Love

Not sure if the picture is the best picture to describe the song, but it’s one person’s interpretation. I also really like the boy’s shirt– it’s super dorky in a good way.

When it was over and they could talk about it
She said there’s just one thing I have got to know
What in that moment when you were running so hard and fast
Made you stop and turn for home
He said I always knew you loved me even though I’d broken your heart
I always knew there’d be a place for me to make a brand new start

Oh love wash over a multitude of things
Love wash over a multitude of things
Love wash over a multitude of things
Make us whole

When it was over and they could talk about it
They were sitting on the couch
She said what on earth made you stay here
When you finally figured out what I was all about
He said I always knew you’d do the right thing
Even though it might take some time
She said, Yeah, I felt that and that’s probably what saved my life

Oh love wash over a multitude of things
Love wash over a multitude of things
Love wash over a multitude of things
Make us whole

There is a love that never fails
There is a healing that always prevails
There is a hope that whispers a vow
A promise to stay while we’re working it out
So come with your love and wash over us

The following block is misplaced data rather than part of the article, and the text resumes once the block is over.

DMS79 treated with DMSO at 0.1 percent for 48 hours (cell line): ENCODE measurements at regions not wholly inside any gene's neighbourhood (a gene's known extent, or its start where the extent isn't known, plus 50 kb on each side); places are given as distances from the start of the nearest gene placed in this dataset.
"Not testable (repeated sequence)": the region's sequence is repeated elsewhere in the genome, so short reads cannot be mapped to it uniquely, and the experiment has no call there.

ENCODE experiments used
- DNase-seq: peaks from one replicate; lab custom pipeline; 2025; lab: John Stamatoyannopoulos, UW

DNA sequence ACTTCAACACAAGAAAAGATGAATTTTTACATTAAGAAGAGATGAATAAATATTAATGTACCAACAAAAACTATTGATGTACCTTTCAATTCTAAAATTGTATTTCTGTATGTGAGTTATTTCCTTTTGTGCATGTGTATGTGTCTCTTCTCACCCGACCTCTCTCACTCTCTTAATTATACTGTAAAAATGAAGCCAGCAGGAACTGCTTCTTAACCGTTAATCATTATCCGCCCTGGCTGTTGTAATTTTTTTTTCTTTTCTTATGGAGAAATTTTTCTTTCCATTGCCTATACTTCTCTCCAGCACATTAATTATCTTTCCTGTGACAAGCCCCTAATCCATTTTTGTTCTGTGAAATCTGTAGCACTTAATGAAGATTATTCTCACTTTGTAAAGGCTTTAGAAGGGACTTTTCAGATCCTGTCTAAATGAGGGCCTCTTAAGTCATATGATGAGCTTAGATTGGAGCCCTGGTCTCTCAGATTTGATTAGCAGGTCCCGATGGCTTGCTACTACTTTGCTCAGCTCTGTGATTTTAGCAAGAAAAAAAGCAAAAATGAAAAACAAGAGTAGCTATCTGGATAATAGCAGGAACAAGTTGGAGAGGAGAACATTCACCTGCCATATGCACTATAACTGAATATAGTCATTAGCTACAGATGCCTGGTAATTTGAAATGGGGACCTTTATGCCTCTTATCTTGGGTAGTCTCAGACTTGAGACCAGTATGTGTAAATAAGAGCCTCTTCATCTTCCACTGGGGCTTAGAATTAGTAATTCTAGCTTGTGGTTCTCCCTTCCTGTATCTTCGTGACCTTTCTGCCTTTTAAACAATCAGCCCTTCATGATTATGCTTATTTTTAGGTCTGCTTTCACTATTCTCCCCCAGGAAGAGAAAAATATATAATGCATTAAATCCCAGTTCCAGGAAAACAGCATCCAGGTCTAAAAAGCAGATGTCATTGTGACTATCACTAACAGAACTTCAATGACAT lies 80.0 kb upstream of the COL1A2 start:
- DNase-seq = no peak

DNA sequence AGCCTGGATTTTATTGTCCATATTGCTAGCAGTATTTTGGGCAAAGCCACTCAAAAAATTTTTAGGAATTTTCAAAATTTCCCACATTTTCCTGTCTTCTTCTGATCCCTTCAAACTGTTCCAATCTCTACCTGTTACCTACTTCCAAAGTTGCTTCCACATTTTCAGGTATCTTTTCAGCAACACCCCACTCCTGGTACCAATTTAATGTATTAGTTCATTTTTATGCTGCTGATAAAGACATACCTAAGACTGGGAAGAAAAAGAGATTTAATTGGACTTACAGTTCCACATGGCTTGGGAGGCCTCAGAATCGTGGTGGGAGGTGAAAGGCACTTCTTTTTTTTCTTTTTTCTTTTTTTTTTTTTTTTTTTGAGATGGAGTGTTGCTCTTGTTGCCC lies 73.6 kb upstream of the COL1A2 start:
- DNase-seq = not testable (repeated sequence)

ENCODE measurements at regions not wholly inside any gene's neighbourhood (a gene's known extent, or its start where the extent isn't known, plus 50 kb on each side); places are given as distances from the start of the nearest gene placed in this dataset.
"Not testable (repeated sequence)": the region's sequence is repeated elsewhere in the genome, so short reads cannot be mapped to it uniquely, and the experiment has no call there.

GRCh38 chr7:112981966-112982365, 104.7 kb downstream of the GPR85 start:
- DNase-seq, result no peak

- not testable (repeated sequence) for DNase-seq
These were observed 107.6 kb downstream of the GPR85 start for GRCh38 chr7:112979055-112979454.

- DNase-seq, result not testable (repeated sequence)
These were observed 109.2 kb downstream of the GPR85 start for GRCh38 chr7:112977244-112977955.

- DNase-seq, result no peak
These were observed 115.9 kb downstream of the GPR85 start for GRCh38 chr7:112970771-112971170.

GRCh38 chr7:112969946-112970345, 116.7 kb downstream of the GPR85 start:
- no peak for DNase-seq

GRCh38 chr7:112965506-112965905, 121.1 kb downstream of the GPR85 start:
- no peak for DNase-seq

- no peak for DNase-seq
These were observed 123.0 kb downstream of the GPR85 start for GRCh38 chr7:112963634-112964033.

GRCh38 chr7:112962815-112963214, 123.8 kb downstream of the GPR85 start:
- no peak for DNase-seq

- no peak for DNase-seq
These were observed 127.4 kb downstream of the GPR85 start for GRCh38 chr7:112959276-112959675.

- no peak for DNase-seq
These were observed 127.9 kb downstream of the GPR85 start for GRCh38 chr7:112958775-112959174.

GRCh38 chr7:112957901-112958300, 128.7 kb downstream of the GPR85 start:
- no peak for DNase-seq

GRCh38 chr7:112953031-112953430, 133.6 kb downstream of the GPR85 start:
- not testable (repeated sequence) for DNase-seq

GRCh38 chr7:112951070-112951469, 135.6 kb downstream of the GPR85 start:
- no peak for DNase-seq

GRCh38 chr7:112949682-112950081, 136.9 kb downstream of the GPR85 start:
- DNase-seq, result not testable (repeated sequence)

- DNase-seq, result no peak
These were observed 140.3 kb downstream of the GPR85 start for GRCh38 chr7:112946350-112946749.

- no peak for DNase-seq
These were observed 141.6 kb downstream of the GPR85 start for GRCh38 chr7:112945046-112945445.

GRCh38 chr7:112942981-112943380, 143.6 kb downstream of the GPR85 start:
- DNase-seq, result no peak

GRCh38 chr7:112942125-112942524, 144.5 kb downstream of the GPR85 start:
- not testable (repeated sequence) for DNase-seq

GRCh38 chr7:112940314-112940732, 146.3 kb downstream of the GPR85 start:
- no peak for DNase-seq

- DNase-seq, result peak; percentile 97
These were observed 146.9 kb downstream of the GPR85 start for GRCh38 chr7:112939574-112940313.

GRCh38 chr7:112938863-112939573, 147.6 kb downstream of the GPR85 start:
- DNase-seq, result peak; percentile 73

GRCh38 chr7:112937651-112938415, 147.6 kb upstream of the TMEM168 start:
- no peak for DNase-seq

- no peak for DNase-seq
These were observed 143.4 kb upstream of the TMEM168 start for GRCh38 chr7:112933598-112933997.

When It Was Over, Sara Groves and Ed Cash

As follows is one of my favorite poems, from my second year of Great Books Colloquium at Pepperdine University, when I was taught by Dr. Paul Contino. He was a understanding, kind, and gently challenging Catholic who pursed his lips and looked up at the ceiling when he was thinking hard, and was gracious in letting everyone have a turn to speak, even when they didn’t do the reading.

                              Guilty of dust and sin.
But quick-eyed Love, observing me grow slack
                             From my first entrance in,
Drew nearer to me, sweetly questioning,
                             If I lacked any thing.
A guest, I answered, worthy to be here:
                             Love said, You shall be he.
I the unkind, ungrateful? Ah my dear,
                             I cannot look on thee.
Love took my hand, and smiling did reply,
                             Who made the eyes but I?
Truth Lord, but I have marred them: let my shame
                             Go where it doth deserve.
And know you not, says Love, who bore the blame?
                             My dear, then I will serve.
                             So I did sit and eat.
Source: George Herbert and the Seventeenth-Century Religious Poets  (W. W. Norton and Company, Inc., 1978)
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